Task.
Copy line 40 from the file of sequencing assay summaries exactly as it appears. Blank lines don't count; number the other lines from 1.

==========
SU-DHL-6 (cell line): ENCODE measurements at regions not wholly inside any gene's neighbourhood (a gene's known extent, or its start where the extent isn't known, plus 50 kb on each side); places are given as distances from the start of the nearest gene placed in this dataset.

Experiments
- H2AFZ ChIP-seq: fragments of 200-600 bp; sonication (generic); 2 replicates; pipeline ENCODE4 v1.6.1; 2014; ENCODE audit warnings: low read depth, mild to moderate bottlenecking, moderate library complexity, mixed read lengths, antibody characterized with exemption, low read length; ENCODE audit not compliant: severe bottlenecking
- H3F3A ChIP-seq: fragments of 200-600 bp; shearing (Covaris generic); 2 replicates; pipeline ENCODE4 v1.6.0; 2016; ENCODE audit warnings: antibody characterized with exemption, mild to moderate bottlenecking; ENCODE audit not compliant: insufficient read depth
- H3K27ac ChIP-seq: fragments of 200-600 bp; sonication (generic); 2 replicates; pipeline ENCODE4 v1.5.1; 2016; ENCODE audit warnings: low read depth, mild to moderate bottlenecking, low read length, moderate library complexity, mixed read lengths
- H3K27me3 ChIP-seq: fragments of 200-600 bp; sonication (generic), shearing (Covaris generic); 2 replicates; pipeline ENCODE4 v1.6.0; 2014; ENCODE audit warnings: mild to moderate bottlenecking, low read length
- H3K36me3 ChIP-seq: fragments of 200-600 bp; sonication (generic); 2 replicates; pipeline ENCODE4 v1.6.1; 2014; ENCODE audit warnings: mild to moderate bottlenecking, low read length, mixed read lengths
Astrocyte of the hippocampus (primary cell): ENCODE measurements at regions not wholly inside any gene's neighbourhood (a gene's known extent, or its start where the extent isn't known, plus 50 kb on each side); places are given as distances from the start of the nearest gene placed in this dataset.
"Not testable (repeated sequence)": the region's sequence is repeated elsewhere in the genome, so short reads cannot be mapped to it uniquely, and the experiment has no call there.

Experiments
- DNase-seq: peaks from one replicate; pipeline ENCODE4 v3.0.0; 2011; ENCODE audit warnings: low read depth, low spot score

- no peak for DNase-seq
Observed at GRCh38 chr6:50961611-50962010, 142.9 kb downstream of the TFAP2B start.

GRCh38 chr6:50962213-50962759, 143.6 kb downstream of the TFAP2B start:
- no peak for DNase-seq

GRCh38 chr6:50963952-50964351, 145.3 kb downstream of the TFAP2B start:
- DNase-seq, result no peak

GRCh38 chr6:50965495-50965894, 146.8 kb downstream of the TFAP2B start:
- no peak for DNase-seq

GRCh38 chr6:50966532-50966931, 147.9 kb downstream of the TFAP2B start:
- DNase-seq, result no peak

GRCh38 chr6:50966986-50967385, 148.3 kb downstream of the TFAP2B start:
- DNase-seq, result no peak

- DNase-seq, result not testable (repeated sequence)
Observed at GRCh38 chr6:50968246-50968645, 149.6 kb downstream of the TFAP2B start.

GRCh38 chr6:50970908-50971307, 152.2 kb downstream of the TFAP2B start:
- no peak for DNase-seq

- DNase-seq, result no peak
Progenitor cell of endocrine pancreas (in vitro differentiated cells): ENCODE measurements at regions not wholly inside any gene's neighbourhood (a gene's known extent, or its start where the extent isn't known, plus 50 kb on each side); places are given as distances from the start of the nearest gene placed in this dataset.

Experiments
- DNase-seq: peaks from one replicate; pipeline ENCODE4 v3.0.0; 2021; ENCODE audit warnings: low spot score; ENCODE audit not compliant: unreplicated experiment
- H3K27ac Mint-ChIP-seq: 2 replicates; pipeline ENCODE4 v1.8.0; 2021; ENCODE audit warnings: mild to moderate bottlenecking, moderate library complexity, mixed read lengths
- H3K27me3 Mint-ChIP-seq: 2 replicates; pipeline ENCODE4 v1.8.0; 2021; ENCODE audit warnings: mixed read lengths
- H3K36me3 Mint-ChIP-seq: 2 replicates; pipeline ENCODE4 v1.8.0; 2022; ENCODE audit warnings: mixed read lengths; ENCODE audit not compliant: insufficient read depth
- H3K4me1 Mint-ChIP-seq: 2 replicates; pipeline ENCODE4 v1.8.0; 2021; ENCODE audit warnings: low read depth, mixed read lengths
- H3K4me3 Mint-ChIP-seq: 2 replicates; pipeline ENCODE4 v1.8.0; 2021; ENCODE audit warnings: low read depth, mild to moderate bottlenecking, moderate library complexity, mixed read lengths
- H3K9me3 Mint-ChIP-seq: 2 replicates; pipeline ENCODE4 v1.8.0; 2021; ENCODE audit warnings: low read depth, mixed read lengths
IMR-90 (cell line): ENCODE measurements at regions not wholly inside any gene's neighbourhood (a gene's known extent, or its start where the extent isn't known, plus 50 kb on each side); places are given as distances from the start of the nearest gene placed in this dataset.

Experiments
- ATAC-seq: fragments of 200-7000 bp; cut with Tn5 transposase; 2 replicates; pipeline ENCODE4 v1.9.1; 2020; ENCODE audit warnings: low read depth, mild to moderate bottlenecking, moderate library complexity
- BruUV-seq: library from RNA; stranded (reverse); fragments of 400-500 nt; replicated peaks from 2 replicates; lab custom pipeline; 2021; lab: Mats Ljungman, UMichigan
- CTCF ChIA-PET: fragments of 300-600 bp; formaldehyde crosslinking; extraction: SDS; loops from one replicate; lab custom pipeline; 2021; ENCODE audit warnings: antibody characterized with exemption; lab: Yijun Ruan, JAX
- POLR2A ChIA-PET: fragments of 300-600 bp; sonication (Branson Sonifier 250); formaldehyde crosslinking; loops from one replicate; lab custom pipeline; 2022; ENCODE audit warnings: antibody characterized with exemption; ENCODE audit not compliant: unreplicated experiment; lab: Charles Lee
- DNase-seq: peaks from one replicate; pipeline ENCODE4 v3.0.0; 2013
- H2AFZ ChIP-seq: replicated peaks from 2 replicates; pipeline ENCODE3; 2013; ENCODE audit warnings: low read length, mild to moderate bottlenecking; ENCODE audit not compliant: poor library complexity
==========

- ATAC-seq: fragments of 200-7000 bp; cut with Tn5 transposase; 2 replicates; pipeline ENCODE4 v1.9.1; 2020; ENCODE audit warnings: low read depth, mild to moderate bottlenecking, moderate library complexity